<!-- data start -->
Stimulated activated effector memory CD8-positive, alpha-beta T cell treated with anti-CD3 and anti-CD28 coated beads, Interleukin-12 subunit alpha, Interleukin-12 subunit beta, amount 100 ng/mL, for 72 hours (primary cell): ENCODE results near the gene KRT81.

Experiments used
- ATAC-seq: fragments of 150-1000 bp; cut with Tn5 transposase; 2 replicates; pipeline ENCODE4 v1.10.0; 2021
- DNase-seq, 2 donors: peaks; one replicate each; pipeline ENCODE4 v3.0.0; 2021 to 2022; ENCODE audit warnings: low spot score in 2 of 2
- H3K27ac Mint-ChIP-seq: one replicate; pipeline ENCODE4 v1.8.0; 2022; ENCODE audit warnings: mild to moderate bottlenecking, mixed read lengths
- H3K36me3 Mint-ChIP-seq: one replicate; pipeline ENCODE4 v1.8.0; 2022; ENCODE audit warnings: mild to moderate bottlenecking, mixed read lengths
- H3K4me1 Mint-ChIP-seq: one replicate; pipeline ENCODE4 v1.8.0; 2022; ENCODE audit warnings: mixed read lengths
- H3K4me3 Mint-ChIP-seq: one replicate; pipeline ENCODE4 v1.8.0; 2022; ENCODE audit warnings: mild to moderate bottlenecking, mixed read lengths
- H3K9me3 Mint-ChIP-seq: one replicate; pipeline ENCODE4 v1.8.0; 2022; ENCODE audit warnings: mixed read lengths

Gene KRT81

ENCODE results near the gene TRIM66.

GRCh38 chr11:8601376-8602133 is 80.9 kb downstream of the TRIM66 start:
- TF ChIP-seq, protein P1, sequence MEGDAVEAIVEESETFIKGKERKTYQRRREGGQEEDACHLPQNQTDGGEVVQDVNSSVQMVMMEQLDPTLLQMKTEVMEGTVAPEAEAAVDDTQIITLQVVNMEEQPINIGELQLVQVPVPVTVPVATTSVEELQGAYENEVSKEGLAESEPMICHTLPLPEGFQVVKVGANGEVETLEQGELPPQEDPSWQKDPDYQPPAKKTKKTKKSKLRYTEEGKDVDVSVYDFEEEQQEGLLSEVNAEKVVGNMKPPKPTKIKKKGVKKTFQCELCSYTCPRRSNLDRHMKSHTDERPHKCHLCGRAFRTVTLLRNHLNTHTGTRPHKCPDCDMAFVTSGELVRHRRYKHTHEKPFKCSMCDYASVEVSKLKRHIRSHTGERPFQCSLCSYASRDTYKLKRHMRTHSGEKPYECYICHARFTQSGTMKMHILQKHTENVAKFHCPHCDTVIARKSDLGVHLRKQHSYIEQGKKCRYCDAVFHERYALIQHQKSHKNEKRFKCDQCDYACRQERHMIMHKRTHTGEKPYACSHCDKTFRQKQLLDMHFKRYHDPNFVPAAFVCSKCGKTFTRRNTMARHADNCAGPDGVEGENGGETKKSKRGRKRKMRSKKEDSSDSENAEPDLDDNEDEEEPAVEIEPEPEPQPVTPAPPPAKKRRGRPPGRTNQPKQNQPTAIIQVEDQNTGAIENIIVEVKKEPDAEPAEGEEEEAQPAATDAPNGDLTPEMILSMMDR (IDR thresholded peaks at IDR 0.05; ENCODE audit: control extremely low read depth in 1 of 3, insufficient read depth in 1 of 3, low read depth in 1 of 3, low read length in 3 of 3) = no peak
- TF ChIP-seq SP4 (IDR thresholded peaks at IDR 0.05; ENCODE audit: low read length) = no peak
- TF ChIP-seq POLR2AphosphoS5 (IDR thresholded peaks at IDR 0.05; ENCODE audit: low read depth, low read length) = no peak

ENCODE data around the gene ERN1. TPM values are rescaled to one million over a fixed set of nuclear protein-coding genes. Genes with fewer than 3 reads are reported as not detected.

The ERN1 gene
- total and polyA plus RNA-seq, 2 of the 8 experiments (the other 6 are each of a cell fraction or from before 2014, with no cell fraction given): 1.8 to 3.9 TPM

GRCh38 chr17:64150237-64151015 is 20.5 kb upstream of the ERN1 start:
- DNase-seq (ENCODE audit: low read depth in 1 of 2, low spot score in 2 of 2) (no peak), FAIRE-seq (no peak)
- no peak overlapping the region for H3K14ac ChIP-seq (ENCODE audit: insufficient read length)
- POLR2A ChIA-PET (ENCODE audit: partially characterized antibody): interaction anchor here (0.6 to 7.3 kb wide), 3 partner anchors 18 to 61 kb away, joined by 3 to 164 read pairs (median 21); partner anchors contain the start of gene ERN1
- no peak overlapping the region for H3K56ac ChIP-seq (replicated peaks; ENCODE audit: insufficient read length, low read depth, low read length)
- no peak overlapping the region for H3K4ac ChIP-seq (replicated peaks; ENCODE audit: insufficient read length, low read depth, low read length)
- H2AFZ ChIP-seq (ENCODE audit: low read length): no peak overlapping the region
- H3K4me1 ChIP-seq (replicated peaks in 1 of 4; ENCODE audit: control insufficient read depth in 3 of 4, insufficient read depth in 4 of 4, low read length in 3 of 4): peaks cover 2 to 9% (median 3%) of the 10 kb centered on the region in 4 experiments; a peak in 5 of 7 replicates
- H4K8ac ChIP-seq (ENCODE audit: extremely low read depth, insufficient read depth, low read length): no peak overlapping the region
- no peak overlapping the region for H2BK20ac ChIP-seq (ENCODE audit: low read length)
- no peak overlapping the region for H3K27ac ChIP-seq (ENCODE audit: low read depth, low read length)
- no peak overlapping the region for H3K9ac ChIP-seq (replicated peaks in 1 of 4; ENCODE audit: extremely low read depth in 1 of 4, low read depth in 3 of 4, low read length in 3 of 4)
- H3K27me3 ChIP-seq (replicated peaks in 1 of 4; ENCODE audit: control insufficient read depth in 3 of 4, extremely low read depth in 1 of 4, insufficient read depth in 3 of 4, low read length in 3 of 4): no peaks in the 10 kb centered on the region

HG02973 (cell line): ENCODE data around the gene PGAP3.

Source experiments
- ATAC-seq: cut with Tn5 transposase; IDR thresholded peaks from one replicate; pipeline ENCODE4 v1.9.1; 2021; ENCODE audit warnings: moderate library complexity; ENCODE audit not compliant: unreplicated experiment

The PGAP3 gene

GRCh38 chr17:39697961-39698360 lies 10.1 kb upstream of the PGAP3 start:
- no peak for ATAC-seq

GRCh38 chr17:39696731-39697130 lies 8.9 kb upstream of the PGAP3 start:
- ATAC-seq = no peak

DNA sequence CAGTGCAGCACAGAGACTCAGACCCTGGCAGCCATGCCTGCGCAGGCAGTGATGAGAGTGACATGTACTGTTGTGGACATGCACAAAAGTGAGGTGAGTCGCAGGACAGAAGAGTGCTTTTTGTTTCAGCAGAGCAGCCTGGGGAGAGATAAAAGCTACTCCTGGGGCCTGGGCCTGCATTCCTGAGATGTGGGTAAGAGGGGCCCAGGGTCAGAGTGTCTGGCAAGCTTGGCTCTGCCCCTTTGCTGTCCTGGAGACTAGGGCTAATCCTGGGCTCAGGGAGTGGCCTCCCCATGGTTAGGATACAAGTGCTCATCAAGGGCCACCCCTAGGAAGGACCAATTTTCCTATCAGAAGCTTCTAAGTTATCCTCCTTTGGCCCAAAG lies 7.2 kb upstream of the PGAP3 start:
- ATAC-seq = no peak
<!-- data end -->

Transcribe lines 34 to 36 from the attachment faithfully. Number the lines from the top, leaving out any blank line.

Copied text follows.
- ATAC-seq: cut with Tn5 transposase; IDR thresholded peaks from one replicate; pipeline ENCODE4 v1.9.1; 2021; ENCODE audit warnings: moderate library complexity; ENCODE audit not compliant: unreplicated experiment

The PGAP3 gene

GRCh38 chr17:39697961-39698360 lies 10.1 kb upstream of the PGAP3 start: